The four 18650 batteries lie in a holder,which unusual is stationary mounted to the head.
The batteries are connected in series,providing high voltage for the multi-core MK-R leds.


The fixed holder is saving us some troubles when inserting the batteries and also saves some of the parts needed for a good electrical connection with the head.
The electrical connection is through the metal sticks.Physical lock out to disconnect the Standby consumption is not possible.
Due to the fixed battery holder,inserting the batteries takes a little more effort.
The space is well designed for unprotected batteries and they fit normally.
The edge of the battery tube has well rounded end edge for smooth battery inserting,but even that the batteries get scratches from the contact.
Inserting protected 18650s is also not a problem,as I managed to insert a protected Keeppower 3400.
If you use protected batteries,more care is needed not to tear the wrapping.





All batteries are in the same direction-with the minus pole to the flashlight's head.
There are four springs at the head end of the holder.


A nice close up showing the impressive anodizing,the level of the switches and their protruding.
You can see also the anodized square cut threads.


The overall machining of each parts is excellent.Very precisely rounded or bevelled edges.
The only thing I found a little contrasting are the two edges,cut for opening space for the handle.
As you can see on the picture,they are fairly sharp and I would like them rounded as the rest of the edges.
I can feel them with my thumb,but its position is usually over the buttons and then the edges are not noticeable,at all.
Impressive anodizing all over the body with the specific for Niwalker fully matte black finish.
I don't have any critique about the design other than the one I pointed above.I found it comfortable and really well looking at the same time.


Handle mounting point (picture above). Tripod crew mounting point(picture below).
There is no any kind of anti-roll designing. Only the handle could stop the flashlight from rolling away,if left on its side.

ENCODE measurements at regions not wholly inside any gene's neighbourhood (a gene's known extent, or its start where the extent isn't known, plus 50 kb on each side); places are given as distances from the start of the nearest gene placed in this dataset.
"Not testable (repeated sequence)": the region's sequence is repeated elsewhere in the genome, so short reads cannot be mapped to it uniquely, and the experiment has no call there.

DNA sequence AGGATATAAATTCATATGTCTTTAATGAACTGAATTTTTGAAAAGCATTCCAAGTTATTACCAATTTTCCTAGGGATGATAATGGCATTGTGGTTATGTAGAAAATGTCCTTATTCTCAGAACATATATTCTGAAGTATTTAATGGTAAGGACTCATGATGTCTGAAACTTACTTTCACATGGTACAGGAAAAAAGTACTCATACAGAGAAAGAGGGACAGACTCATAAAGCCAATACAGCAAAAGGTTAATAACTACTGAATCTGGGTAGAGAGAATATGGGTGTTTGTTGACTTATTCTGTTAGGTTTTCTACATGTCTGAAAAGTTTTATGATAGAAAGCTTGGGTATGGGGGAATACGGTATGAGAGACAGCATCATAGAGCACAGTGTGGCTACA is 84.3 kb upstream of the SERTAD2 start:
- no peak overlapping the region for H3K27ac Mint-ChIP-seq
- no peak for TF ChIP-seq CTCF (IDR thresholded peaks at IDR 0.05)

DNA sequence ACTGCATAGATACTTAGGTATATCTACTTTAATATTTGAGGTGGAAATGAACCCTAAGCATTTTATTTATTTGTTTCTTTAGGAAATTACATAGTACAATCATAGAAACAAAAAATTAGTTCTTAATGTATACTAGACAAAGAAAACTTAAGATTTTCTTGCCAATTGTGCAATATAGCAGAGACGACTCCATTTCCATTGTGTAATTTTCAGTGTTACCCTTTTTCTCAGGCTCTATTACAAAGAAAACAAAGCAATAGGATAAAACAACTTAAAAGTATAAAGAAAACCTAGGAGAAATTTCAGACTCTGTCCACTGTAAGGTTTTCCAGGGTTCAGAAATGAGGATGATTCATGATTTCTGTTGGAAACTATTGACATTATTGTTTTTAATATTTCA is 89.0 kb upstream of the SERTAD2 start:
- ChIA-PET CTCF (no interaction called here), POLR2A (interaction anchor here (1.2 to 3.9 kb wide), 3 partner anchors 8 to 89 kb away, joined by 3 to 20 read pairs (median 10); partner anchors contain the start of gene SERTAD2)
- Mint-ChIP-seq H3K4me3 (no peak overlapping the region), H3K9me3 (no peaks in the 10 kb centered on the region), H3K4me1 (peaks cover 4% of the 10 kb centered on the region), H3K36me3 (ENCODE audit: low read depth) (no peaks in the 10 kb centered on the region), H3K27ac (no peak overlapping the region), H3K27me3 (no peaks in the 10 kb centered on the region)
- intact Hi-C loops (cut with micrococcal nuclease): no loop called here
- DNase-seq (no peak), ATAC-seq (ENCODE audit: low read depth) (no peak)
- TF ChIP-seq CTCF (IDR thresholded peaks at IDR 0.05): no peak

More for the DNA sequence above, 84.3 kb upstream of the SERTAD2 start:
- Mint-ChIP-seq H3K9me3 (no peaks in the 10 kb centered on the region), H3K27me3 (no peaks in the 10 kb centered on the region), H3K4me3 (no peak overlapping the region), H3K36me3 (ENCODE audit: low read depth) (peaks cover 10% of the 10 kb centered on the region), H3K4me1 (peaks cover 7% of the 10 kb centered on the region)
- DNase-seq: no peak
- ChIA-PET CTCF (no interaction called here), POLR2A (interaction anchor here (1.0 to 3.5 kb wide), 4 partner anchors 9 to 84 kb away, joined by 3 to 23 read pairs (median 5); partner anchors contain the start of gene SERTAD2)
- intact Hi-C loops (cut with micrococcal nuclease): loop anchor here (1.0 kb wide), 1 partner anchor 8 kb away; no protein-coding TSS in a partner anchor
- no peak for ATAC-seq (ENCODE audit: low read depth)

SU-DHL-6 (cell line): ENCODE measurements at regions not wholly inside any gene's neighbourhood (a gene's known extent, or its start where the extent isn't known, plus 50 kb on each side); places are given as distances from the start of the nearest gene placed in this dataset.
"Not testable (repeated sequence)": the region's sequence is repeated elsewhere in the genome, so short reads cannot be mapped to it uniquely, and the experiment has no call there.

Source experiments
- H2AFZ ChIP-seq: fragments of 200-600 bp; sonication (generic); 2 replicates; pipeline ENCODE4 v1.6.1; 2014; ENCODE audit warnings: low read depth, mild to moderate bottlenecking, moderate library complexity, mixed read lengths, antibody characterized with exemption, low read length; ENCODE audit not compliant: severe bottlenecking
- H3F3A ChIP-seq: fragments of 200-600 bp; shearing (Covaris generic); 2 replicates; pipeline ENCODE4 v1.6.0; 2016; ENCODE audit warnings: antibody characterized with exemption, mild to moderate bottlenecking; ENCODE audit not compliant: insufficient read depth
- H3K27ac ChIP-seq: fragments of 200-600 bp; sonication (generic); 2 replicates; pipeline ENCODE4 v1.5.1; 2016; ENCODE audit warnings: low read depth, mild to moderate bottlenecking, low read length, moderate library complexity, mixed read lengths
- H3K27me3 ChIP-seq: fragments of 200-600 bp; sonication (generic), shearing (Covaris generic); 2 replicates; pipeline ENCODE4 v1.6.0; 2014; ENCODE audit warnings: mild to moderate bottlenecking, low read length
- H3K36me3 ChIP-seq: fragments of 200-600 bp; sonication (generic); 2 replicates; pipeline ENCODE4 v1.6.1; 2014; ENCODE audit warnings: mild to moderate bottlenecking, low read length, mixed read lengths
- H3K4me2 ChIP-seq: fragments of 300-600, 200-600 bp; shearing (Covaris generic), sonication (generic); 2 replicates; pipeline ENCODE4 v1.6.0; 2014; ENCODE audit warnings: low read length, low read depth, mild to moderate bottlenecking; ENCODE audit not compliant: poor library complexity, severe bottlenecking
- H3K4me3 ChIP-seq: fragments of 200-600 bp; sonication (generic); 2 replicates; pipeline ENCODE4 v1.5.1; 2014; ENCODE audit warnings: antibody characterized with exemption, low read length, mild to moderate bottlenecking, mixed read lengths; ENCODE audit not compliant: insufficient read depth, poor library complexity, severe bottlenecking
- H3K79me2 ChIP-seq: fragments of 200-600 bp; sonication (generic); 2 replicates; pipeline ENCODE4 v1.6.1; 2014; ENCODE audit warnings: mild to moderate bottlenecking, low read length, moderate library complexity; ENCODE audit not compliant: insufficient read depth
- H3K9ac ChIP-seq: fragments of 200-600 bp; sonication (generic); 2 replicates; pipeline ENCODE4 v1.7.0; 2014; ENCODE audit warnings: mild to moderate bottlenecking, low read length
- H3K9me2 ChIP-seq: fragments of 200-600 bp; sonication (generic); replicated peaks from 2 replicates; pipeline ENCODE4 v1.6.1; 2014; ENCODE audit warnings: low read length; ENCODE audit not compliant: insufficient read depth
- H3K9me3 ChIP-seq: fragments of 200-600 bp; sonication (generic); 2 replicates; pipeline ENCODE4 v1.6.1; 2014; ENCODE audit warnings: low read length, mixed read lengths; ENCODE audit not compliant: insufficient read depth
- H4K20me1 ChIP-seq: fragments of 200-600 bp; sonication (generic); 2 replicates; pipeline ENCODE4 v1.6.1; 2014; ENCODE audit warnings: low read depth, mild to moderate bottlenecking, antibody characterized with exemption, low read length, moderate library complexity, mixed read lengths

The switch covers are relatively small. I found them a little smaller than needed and in my opinion people with big hands will need some time to get used.
I also did not tested how is the operating when wearing gloves.
The switches have enough move to feel their pressing.They produce audible sound,which also helps.
I have some concerns about the silicone covers.They look too thin for heavy usage. I can't do wear resistant tests,but don't recommend pressing the switches with nails often,etc.
The silicone covers are also semi-transparent,allowing back illumination from the status LEDs-red(low battery voltage),or green(when the light is On).
Every of the indicator leds shows the status only on its respective beam,independent of the other beam.
Both switches are flashing every three seconds,which helps locating the flashlight and switches in the dark. Initially both indicators blinks simultaneously,but after turning ON/Off one of the beams,they blink in different time,which results in more(double) flashing.If one is Off,the other is On.This could be very distracting for the peripheral vision,sometimes.
The switch which beam is activated stays constantly green,until the beam is On. This will help to find the switch in the dark,when changing the mode is needed.
The switch functionality could be locked by triple clicking the selected switch.Locking have to be repeated also for the other switch,if you want to lock it,too. In lock out state,the flashing indicator LEDs are inactive.


The plate around the switches has carbon fiber look.
Great care to detail also on the handle.





Very clean high transparency glass lens with anti-reflective coating on the front of the head.
You can hardly say it is there. ~65mm diameter of the lens.

A little unusual,but beautiful looking reflector.


Wide flood beam thanks to the two MK-R emitters mounted under shallow orange peel reflectors.